Johannesburg - They’re both young, South African and on death row. That’s why Deon Cornelius and Letitia Bosman have become firm friends who write to each other from their prison cells in Malaysia.
On Thursday, Cornelius, 29, lost his appeal to have his death sentence overturned, following his conviction in January. The former security guard now faces execution by hanging, having been convicted of smuggling 2kg of methamphetamines into Penang International Airport in 2013. Bosman, 24, of Pretoria, was convicted on drug charges in 2013 and sentenced to death in February this year.
Cornelius family spokesperson, Gert Cornelius, who lives in Alberton, told the Saturday Star: “Letitia and Deon write letters to each other. All the people who are in jail overseas chat to each other (and) the people who help us in Malaysia, hook Letitia and Deon up through their letters.”
His family is devastated that the appeal was thrown out. “What can we do? This is another country with its own laws.” Gert last spoke to Deon three weeks ago: “He told me he was doing fine, and that we mustn’t be negative. But since the news broke on Thursday, we’re not sure how he’s doing.”
Gert said he’d made peace with the likelihood of his nephew being executed, but his mother and sisters hadn’t. “I’ve googled what happens to people convicted of drug crimes in Malaysia and it doesn’t look good. They have no mercy.”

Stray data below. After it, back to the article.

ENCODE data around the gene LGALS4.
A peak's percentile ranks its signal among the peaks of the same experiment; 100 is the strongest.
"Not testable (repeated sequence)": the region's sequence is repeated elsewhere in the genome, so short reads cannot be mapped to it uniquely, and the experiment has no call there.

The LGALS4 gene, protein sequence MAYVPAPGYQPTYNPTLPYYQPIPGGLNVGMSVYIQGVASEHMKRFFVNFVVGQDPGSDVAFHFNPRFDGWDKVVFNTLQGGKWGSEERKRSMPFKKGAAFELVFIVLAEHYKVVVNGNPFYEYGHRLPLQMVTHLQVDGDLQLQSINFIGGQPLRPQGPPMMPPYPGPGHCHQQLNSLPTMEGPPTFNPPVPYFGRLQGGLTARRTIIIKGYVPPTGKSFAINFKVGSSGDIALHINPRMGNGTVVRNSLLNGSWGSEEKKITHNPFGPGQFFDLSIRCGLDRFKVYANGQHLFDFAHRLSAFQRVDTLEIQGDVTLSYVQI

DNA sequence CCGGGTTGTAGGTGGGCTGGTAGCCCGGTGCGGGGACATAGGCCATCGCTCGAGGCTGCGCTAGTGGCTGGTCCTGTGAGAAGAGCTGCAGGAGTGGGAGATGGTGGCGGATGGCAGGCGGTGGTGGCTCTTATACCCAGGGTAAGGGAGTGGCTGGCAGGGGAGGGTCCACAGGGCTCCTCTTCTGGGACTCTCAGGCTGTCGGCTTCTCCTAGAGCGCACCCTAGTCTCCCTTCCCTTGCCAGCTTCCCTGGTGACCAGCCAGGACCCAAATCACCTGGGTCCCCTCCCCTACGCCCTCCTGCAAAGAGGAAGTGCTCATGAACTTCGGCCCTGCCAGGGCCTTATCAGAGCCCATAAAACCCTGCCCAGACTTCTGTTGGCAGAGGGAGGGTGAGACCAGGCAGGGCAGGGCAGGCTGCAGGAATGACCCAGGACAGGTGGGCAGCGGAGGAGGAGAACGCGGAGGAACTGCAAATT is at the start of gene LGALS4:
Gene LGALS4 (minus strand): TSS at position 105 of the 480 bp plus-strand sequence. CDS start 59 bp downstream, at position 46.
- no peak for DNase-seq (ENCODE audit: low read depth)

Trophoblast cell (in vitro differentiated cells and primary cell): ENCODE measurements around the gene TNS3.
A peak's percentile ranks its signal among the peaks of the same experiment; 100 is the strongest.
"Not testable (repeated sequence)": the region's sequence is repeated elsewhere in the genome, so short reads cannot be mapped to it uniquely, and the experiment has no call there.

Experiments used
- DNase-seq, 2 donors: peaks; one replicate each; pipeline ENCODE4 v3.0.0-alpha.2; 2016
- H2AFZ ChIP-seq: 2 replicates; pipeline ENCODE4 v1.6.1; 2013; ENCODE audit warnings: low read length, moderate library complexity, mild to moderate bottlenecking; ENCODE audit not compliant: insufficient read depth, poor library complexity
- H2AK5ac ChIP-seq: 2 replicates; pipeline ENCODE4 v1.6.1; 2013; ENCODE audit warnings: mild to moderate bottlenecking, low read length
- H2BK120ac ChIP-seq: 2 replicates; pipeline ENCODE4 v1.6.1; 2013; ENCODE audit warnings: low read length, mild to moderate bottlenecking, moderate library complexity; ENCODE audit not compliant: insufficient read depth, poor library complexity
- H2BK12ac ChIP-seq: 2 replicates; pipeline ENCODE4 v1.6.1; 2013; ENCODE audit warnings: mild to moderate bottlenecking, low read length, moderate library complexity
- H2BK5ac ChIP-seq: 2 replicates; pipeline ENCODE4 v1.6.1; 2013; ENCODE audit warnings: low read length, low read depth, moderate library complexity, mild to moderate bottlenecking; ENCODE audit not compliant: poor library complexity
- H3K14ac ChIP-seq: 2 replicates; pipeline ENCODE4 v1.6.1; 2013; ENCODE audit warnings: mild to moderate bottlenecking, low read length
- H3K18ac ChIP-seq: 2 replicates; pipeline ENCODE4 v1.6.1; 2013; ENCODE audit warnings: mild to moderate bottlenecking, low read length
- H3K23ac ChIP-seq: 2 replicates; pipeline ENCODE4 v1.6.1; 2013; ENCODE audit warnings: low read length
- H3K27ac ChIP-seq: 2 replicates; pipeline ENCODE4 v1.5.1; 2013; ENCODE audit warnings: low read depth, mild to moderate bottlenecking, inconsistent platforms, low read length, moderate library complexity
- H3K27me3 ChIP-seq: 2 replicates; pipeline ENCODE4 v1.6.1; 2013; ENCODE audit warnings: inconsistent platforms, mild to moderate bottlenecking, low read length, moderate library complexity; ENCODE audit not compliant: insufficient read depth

The Department of International Relations (Dirco), he claimed, “just give us the run-around and haven’t assisted us since 2013. It’s a disgrace; not helping our people overseas..
“We’ve saved our money and even sold our stuff to go there, but Dirco has refused, and said we can’t get visitation rights.”
Bosman’s mum, Elsie, 58, said Letitia still had three appeal hearings but can’t find a lawyer to represent her. “My daughter has worked out that if her appeal is successful, she will be out by 2027. Then, I’ll be 70 and stokoud. But at least she’ll be home, alive.”
She couldn’t believe her daughter had become involved in the drug trade as her other daughter had died of a drug overdose four years ago.
Nelson Kgwete, spokesperson for Dirco, said where a final appeal to the federal court was unsuccessful, the only option was for the prisoner to submit a request for a pardon to the king of Malaysia. Patricia Gerber, the director of Locked Up, an organisation that assists the families of South African drug mules, said the government could’ve done more to help Cornelius.